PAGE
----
For Vienna councilwoman Maud Robinson, the proposed development project south of the Vienna Metrorail station feels like a foot that's trying to get into a shoe that's too small. While something needs to happen there, Robinson isn't sure high density is the answer, given the Town of Vienna's proximity to the station.
"It is all very well to talk about smart growth at the Metro stations," Robinson said. But "you simply can't implement the idea ... without considering the impact of adjoining neighborhoods."
If a high-density development were to be constructed at the Metro station, several Vienna Town Council members questioned whether the surrounding area could handle it. Their greatest concerns at a March 17 meeting with developers for Metro West, the proposed community, were Metrorail capacity and the traffic congestion that could result should Metro be too full. In interviews after the meeting, Council members elaborated on their concerns.
"We need to be realistic about how people use Metro, so we need to look at homebound capacity in the afternoon peak hours," said Councilwoman Laurie Cole. "If people can't get on a train to get home, they aren't going to use a train in the morning."
THE PROPOSED development, Metro West by Clark Realty and Pulte, is located off Route 29 near Nutley Street, and it calls for high density and mixed use. Dependent on the approval of an out-of-turn amendment to Fairfax County's Comprehensive Plan, the development — a mixture of townhouses, stacked townhouses, condominiums and apartments on 56 acres — could have as many as 2,400 dwelling units. It would also have 300,000 square feet of office space and 35,000 square feet for retail.
But Council members wondered whether the current transit and road infrastructure could handle such a development. Although the infrastructure for both public transportation and roadways could improve in several years, the improvements are based on funding, which is lacking at state and local levels and at WMATA.
"You have a chicken-and-egg thing. With additional ridership, you have additional incentive to put on cars and trains," said Councilwoman Edythe Kelleher, referring to a proposal to put eight-car trains on Metrorail's crowded Orange Line. The line currently sees six-car trains on its track. "But where does the money come from?"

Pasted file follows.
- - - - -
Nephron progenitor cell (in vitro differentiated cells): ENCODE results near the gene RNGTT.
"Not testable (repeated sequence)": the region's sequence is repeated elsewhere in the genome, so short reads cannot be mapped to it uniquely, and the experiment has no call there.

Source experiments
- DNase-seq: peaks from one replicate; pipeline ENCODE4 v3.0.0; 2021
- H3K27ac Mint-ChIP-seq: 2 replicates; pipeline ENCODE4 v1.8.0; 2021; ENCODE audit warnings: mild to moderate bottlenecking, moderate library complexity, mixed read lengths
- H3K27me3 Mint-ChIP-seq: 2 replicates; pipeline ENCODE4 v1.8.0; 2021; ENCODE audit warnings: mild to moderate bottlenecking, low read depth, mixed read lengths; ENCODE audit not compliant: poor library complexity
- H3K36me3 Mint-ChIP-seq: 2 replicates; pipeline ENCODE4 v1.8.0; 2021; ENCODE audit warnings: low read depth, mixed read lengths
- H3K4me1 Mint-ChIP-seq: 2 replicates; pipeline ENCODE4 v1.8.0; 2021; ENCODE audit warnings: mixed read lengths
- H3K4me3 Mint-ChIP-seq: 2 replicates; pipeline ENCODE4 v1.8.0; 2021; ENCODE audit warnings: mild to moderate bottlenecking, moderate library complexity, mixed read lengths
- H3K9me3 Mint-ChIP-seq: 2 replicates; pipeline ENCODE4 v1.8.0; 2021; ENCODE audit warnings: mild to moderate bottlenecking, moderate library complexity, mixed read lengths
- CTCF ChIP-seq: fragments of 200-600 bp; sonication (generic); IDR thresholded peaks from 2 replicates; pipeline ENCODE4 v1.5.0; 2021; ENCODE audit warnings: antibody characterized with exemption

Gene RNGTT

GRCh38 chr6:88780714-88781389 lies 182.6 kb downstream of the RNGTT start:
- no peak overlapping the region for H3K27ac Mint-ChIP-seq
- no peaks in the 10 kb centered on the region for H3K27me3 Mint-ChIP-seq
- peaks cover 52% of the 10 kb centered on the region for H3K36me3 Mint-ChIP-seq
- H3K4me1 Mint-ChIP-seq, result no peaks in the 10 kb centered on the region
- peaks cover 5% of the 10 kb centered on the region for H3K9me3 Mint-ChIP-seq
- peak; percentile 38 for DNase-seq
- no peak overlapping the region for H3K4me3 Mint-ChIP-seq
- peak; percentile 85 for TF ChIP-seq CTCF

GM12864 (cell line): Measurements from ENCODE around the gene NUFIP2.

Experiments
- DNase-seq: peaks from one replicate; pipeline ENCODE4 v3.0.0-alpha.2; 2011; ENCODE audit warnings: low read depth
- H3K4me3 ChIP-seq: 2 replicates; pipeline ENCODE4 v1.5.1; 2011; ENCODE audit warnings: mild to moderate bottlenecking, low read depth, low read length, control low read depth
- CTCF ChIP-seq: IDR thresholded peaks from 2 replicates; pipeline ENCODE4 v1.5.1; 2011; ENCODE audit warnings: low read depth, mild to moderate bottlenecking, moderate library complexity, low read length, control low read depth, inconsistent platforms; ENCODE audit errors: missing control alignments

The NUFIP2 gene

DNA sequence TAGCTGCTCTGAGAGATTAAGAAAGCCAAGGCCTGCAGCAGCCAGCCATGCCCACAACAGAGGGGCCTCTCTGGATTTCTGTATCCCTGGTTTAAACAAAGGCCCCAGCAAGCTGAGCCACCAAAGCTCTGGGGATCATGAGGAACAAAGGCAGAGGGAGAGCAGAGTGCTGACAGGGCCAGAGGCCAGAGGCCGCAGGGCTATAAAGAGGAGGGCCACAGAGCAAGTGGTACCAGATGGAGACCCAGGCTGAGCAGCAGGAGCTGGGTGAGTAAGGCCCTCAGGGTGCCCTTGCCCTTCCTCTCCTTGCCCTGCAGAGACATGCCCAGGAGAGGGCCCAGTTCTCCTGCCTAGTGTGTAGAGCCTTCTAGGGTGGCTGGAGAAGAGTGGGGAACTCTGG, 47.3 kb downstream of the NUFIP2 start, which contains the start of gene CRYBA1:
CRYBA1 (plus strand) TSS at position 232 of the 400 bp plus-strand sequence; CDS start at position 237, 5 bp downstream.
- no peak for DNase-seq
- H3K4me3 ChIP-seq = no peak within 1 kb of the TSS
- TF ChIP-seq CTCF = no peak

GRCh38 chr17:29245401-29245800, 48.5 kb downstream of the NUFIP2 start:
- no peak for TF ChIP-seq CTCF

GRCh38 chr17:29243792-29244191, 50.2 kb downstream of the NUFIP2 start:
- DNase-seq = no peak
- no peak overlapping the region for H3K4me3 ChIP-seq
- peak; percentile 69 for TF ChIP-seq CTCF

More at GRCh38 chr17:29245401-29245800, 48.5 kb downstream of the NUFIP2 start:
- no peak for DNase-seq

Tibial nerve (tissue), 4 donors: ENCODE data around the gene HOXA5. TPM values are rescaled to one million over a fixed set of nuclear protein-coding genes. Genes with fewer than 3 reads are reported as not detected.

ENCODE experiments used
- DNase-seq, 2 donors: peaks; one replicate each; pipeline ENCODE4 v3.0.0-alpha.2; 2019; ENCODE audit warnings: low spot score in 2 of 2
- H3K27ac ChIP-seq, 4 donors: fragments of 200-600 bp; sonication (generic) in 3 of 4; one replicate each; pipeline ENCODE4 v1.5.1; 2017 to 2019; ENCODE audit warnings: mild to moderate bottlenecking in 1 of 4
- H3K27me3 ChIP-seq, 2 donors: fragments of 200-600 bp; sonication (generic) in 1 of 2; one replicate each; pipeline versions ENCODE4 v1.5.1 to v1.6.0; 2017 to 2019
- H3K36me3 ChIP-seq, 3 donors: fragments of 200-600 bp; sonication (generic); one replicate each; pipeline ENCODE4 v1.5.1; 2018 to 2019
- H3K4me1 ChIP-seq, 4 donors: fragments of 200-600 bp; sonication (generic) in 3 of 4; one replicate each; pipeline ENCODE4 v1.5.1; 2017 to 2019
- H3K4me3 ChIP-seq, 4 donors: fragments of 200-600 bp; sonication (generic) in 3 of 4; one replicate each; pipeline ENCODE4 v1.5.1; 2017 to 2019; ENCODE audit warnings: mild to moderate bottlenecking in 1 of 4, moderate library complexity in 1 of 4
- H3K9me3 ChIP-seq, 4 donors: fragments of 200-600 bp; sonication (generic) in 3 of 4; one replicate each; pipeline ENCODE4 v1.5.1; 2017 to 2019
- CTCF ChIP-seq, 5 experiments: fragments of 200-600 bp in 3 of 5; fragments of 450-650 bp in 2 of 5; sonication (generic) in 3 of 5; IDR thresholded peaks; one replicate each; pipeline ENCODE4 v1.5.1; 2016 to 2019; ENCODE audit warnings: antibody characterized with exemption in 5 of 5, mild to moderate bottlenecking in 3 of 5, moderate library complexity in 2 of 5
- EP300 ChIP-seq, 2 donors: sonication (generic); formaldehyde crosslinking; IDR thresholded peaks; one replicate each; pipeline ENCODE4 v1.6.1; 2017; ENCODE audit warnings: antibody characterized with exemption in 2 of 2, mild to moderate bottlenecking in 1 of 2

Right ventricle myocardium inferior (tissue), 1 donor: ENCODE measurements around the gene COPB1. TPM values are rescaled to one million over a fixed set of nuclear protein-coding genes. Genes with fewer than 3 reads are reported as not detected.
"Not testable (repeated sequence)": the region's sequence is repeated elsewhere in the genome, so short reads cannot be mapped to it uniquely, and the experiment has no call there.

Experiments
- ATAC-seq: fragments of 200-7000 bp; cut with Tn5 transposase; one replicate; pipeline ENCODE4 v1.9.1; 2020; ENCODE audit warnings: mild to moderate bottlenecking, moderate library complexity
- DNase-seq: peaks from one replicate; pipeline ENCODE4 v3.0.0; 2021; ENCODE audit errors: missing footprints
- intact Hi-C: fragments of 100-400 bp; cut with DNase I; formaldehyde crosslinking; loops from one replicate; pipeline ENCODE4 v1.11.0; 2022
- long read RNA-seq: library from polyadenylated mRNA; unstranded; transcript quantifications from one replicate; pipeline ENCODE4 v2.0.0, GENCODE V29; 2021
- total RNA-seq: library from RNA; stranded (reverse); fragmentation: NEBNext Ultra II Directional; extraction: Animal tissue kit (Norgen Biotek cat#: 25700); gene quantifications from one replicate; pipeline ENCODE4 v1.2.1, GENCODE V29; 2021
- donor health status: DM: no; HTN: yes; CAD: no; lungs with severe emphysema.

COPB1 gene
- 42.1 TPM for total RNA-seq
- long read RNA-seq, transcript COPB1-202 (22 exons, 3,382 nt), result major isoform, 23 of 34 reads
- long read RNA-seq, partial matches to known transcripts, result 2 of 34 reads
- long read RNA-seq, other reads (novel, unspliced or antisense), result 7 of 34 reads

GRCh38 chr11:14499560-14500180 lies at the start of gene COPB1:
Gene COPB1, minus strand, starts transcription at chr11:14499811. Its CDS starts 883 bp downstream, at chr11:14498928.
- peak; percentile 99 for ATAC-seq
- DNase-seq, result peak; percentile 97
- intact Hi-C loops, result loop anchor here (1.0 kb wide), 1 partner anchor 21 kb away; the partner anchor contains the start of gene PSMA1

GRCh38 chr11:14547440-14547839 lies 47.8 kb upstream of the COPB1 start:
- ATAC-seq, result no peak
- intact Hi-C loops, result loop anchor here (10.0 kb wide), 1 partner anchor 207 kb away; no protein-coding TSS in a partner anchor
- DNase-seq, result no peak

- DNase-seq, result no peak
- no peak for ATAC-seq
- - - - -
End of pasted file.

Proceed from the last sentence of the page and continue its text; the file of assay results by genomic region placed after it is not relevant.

Several Council members pointed to Metro's capacity during rush hour. Although residents could usually find seats inbound in the morning, finding an outbound train to squeeze into in the afternoon at the Rosslyn, Foggy Bottom and even Farragut West stations is more difficult.
"It makes me wonder how do the people in Arlington feel," Kelleher said, of the potential increased morning ridership.
Councilman George Lovelace, who rides the Metro several times a week in the morning, agreed, adding that the Ballston Corridor, which has been cited as an example of smart growth, has a larger commercial area.
"The concept of having increased development near Metro stations is a good concept, except not at Vienna, where it's a residential community," Lovelace said.
IF METRO can't support the ridership, Council members fear the residents living at the development will use their cars instead to get to work, which could mean more traffic for Route 123, which cuts through Vienna's heart. Furthermore, traffic congestion could also result from errand traffic, as well as from the lack of public transit options to the Dulles Corridor or Tysons.
"This is an end-of-line station, and it's not likely to change in the next quarter-century," said Vienna resident Gary Gillum, who attended the March 17 meeting. "This station intercepts a lot of traffic from (Interstate) 66."
One way that the situation could be alleviated is to consider reducing the density of the proposed development, which asks for up to 40 dwellings per acre, said Cole.
"Slapping the label ‘smart growth’ on something doesn't make it so," said Cole. "The question is, what makes 2,400 units smarter than 1,200? We recognize there's going to higher density there, but what's the rationale for doubling that density?"
COUNCIL MEMBERS also wanted traffic data the developers had collected, in order to assess the possible impact to the area.
"We would first need to see the data they're looking at. From knowing that, we can develop an intelligent opinion," Lovelace said. "The sooner we can get that, the sooner we can be helpful to developers and the Fairfax County Planning Commission."
Cole agreed. "I want to see continued exchanges with planning staff on the plan development so the Town will has a chance to raise its concerns and have them addressed."
Some Council members argued that they didn't oppose the development but wanted to ensure the Town's voice was heard in the process.
"I have no doubts about Pulte's ability to do a good project," Kelleher said.
Vienna mayor Jane Seeman agreed, hopeful that the March 17 meeting was a step in the right direction.
"We have to look out for Vienna residents," Seeman said. "We just want to be included in the discussion. We want to be able to stand up for Vienna."